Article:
I hate to break this to you but I won’t be writing next weekend. I hope being deprived of all this earth-shattering insight won’t ruin your holiday weekend 🙂
We covered a lot of ground this week, while slowly extracting ourselves from the post-election fog – if not entirely. Here are some of the interesting things we’re seeing:
Macro-economic sentiment was more volatile in the past week than we’ve ever seen it. After completely cratering in the first few days after the election, things seemed to bounce back in time for our release on Tuesday. Confidence in the future of the US economy and the job market recovered particularly well. We may see this volatility continue in the coming weeks.
This jump in confidence could spur more holiday spending. The numbers had been fairly stagnant until the past two weeks, owed largely to people saying they were “very concerned” about the economy and jobs. If the economic sentiment numbers are any predictor, we may see spending loosen up. As expected, a larger percentage of people say they will be shifting more of their spending online this year.
Verizon seems to have halted its pattern of subscriber shrinkage, if only temporarily. If you follow the mobile carrier category, you know that Verizon has been pretty dominant for a long time. But Verizon started to show some chinks in its armor early this year, with subscriber numbers underperforming for a string of several months. The company’s strategy around the iPhone 7 seemed to stop the bleeding in October and early November, with numbers stabilizing and even rebounding slightly. Time will tell if this is a sustained rebound or just a blip.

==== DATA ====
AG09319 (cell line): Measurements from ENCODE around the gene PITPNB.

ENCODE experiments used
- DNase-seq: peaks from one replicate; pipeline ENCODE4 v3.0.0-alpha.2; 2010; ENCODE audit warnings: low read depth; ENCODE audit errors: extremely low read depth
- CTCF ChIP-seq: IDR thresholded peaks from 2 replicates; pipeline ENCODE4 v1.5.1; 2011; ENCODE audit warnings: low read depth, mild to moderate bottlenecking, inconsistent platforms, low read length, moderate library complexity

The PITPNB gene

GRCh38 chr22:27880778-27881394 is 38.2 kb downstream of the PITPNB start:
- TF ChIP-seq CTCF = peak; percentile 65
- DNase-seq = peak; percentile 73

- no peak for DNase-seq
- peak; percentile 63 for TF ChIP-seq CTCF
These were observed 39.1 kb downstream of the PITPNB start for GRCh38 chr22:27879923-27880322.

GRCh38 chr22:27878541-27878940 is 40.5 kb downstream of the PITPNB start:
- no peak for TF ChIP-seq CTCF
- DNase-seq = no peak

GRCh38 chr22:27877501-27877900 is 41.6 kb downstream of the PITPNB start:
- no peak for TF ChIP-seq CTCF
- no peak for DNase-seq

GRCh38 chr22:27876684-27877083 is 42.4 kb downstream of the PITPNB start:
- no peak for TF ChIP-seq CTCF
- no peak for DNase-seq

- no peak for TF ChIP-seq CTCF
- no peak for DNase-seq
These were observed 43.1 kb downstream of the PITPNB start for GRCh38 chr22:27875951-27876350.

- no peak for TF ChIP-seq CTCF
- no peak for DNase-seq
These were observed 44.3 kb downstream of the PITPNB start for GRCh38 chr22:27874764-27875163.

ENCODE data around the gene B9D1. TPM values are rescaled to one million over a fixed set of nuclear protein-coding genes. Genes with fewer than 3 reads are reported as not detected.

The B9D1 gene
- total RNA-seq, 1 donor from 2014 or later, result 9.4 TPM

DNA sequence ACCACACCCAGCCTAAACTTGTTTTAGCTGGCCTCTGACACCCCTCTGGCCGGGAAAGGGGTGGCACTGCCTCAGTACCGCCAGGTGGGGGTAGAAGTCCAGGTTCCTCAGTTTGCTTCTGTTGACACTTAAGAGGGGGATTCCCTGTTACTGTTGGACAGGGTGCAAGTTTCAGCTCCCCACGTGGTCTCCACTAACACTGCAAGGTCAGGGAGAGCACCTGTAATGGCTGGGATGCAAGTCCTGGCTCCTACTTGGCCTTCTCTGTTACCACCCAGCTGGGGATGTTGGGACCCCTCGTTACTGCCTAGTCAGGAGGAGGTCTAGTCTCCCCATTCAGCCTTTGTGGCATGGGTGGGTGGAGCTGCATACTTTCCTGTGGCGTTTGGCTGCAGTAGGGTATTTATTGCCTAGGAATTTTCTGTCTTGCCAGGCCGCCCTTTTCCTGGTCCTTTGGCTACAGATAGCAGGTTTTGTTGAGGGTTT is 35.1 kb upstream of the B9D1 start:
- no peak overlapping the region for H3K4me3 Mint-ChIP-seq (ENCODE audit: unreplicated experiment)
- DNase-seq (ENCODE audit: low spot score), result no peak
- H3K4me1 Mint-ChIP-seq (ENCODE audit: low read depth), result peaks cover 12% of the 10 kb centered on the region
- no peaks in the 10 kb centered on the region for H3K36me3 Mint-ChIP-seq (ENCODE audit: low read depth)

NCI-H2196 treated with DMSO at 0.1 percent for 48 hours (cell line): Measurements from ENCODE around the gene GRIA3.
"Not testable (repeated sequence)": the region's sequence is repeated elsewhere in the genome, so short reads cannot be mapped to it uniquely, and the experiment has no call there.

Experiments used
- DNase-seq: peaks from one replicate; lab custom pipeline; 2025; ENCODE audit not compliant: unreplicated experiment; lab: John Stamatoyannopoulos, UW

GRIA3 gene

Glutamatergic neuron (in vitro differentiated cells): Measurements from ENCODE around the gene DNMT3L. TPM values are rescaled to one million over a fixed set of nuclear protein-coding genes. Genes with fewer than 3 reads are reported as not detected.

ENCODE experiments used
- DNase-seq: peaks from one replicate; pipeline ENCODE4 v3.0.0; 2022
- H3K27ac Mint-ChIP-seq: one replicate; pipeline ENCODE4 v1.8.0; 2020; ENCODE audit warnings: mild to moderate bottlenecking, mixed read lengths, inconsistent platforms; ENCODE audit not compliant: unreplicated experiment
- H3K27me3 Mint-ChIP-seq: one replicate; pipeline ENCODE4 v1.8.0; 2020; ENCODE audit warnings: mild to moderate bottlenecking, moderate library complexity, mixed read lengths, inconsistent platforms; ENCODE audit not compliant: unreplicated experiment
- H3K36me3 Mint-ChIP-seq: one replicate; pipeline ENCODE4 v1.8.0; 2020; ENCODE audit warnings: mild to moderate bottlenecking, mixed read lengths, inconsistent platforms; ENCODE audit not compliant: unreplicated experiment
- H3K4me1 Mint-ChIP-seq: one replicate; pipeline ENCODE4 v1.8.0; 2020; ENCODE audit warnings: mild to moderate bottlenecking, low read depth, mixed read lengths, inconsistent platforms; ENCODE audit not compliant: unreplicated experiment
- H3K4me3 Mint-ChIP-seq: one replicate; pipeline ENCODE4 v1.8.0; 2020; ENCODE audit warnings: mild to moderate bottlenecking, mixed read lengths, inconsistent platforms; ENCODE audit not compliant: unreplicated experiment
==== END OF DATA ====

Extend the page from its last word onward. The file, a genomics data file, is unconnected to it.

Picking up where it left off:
Fake news on the Internet is a real problem, according to 73% of Americans. The issue crosses party lines but is particularly troublesome to women and Baby Boomers.
Perhaps not entirely unrelated, as many as 1/3 of social media users say they unfriended someone over the election. This one was way more about party ID, however. Democrats were significantly more likely to say they banished a friend from the Facebook feed.
One in ten Americans are going to celebrate at least one “Friendsgiving” this weekend, myself included, even though I hadn’t even heard of the term until last week. The trend is really gaining traction with Millennials, which means it may only become more popular over time.
Regardless of how you are planning to celebrate, I wish you the happiest of Thanksgivings and a relaxing holiday break. Look for more from me in December.